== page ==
Times have changed since Reagan's inauguration.

Photographer: Don Kelsen/Los Angeles Times/Getty Images

False Dawn in America

Satyajit Das is a former banker whose latest book is "A Banquet of Consequences." He is also the author of "Extreme Money" and "Traders, Guns & Money."
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Markets are expecting big things from a Donald Trump presidency, at least as judged by long-term U.S. interest rates. After Trump's election in November, 10-year and 30-year rates peaked at above 2.6 percent and 3 percent respectively, increases of around 75 basis points. Emerging market rates have risen by similar amounts. (European and Japanese increases have been more modest, primarily due to continued aggressive purchases by the European Central Bank and Bank of Japan.) While rates have retreated somewhat, they remain well above lows of 2016.

This should be good news. Higher rates suggest that investors see stronger growth and healthy inflation -- due to a tight labor market, wage pressures and higher commodity, especially oil, prices -- ahead. The problem is, those same rising rates are likely to derail any recovery before it occurs.

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Most obviously, higher rates pose a problem for bondholders: Globally, a 1 percent rise in rates would result in mark-to-market losses on existing holdings of bonds of $2 trillion to $3 trillion. Such an increase would also punish borrowers; given high U.S. leverage -- around 250 percent of GDP -- a 1 percent rise in interest rates would require a 2.5 percent rise in incomes to meet existing debt commitments.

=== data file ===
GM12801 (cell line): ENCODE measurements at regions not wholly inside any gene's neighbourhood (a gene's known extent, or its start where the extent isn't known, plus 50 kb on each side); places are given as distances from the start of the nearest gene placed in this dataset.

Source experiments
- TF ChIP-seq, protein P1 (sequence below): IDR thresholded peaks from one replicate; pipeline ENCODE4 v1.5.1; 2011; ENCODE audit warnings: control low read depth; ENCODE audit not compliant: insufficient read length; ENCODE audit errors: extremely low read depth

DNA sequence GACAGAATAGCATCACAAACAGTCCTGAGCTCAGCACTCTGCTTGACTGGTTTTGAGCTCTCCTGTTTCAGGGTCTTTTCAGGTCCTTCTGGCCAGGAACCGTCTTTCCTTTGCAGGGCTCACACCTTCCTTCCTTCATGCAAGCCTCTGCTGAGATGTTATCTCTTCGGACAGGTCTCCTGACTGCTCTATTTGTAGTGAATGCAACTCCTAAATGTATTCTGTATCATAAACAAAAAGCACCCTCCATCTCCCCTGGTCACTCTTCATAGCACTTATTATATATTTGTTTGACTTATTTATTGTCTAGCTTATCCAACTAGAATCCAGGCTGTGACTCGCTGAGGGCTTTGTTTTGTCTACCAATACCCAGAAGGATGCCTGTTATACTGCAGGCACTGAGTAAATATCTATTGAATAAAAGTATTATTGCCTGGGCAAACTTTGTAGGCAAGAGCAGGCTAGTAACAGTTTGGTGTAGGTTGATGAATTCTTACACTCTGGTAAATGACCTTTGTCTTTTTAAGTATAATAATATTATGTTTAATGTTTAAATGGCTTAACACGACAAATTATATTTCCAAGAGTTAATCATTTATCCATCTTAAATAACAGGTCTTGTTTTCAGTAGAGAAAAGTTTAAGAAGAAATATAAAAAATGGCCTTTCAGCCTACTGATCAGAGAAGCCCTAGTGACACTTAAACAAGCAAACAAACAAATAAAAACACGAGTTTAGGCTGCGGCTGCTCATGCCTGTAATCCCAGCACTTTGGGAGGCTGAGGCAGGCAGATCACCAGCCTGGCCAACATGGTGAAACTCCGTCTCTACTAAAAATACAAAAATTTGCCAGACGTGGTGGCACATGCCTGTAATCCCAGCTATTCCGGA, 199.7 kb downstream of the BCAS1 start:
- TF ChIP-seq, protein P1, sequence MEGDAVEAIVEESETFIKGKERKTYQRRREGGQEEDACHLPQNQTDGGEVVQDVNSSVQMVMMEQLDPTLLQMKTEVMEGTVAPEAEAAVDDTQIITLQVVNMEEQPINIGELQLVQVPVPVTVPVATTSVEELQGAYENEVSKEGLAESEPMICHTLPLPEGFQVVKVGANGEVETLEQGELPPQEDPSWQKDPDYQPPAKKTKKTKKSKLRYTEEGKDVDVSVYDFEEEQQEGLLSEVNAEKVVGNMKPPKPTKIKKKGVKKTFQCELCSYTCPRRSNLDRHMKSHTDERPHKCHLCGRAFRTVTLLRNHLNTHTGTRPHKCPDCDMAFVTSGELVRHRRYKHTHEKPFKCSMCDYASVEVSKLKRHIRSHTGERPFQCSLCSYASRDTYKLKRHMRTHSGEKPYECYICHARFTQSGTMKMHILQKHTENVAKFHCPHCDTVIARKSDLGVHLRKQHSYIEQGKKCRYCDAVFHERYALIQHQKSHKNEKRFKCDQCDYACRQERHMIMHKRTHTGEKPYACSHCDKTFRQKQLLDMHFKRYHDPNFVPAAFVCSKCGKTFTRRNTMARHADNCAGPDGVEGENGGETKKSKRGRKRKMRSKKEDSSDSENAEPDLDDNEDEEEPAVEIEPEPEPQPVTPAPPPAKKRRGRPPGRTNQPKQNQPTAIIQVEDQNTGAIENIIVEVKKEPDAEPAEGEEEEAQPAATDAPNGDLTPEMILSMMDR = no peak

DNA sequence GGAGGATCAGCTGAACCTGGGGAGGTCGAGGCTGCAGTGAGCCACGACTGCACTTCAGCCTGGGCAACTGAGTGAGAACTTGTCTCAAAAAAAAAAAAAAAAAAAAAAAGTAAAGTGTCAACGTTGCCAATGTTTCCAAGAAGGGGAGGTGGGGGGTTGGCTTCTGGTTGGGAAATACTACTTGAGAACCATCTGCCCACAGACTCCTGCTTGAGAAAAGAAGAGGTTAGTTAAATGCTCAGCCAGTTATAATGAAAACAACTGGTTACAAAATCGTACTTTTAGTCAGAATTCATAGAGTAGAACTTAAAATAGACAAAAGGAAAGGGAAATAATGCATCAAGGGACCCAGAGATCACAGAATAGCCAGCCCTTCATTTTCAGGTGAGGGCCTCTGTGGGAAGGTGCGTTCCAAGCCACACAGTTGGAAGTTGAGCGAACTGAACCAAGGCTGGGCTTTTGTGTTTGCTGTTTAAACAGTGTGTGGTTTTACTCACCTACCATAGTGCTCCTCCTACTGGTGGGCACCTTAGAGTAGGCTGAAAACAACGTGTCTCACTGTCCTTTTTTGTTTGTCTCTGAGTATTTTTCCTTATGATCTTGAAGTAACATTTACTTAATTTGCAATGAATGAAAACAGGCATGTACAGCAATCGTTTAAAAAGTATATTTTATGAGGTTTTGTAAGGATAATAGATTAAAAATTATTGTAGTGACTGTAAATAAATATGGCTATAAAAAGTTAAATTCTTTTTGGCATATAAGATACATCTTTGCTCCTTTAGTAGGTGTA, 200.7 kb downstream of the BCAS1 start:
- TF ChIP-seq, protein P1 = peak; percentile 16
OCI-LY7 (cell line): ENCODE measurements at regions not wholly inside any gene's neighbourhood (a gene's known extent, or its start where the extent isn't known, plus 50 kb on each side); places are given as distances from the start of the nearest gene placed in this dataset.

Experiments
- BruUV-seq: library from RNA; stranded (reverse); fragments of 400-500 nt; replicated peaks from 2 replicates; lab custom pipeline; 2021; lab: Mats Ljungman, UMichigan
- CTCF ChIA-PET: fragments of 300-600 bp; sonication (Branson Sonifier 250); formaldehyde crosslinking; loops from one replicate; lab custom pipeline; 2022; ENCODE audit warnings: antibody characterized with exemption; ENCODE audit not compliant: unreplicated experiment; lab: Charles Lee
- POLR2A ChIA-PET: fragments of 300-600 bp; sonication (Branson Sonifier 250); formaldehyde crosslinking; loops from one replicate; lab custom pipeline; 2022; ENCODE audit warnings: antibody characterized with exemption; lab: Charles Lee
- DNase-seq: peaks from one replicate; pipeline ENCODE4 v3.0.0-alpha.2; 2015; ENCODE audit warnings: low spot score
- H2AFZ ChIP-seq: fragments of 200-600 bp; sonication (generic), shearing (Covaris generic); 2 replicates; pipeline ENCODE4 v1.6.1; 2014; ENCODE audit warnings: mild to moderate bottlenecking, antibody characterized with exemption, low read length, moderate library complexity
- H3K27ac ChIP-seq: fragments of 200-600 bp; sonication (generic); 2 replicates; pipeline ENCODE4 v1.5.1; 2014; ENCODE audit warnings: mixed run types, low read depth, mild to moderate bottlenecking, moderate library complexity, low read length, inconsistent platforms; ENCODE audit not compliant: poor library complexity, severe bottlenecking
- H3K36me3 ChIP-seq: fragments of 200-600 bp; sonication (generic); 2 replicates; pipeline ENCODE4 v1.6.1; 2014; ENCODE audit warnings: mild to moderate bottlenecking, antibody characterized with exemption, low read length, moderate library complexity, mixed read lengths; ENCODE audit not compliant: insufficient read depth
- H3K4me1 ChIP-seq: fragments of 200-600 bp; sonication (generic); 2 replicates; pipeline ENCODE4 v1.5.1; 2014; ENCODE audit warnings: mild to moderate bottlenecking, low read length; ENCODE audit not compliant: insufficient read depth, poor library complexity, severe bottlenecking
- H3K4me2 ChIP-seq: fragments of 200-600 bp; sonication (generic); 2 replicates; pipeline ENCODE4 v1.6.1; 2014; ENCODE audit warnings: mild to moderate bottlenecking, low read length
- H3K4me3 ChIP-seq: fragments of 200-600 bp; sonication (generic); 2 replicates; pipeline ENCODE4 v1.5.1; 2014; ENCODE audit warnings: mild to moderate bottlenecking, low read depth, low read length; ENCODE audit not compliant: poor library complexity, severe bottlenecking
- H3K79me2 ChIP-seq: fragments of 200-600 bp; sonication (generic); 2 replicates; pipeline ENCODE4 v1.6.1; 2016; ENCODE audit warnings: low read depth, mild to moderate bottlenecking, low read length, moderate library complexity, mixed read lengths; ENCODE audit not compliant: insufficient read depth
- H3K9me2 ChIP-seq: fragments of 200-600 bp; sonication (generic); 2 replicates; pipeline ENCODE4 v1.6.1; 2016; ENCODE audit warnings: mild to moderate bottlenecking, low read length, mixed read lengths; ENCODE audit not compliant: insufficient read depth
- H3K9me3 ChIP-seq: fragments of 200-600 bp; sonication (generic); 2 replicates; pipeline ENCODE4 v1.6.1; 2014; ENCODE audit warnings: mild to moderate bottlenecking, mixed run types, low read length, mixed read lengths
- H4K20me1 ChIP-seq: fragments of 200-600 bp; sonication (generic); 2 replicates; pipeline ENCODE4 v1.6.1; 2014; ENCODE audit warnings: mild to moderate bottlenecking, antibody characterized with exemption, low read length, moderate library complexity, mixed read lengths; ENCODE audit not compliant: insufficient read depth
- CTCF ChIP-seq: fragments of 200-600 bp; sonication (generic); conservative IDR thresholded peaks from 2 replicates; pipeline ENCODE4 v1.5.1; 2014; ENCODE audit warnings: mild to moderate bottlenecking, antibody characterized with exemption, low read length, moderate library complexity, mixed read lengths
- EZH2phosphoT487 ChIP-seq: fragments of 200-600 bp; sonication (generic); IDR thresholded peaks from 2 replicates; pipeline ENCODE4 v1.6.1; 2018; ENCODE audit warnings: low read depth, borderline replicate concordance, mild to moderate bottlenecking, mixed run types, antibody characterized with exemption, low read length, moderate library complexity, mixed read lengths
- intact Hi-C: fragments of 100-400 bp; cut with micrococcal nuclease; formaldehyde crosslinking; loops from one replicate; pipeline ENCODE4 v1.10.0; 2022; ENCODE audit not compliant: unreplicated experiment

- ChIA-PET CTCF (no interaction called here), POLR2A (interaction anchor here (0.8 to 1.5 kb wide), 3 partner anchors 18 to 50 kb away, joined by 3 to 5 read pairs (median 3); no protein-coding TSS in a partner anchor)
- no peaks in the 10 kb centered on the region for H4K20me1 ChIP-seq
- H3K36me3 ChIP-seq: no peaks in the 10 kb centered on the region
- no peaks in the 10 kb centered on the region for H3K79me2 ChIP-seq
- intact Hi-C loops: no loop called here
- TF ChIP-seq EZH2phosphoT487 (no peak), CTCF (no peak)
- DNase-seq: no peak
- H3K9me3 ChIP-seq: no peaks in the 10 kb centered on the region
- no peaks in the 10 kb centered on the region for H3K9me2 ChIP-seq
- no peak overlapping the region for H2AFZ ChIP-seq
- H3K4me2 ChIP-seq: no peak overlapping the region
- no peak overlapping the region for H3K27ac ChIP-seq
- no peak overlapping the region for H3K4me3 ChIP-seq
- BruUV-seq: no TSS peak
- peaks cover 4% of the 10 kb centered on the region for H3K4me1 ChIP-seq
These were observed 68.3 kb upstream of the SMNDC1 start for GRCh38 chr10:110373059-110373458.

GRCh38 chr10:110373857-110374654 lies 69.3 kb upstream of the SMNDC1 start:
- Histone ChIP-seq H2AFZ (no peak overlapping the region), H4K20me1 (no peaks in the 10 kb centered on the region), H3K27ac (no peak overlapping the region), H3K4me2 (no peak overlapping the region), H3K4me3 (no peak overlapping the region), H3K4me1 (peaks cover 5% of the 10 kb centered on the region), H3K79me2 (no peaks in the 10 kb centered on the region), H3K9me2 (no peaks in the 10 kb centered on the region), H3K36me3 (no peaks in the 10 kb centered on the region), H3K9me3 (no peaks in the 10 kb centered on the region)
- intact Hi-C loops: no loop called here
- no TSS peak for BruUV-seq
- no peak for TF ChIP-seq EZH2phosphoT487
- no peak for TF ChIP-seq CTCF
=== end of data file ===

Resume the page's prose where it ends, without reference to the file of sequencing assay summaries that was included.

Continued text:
Hopes for a large-scale spending binge on infrastructure could be dashed as well. Over time, 1 percent rise in long-term rates would increase the interest bill on $20 trillion of U.S. government debt by $200 billion. That's nearly half the current projected 2017 federal budget deficit of $441 billion. Finding the money for roads and bridges could soon get more expensive and harder.

So could the challenge of reviving U.S. manufacturing -- a promise that was key to Trump's victory. Since the election, the U.S. dollar has risen by around 6 percent against the euro and 12 percent against the yen. A stronger dollar damages the competitiveness of U.S. exporters and raises the costs of bringing manufacturing back onshore. A 10 percent rise in the dollar increases the U.S. trade deficit by around 1 percent and decreases growth by between 0.2 percent and 0.5 percent.

Perhaps most dangerously, higher rates could set off financial market instability. Global bank shares have risen by more than 20 percent since Trump's victory; U.S. bank stocks have gained between 40 percent and 70 percent. This reflects many things -- the hope that large litigation-related losses are over, confidence that returns on equity are improving and an expectation that regulations will be lightened under a Trump administration. Higher rates have added to the optimism, with analysts arguing that banks will soon be able to increase lending rates more than deposit rates, improving margins.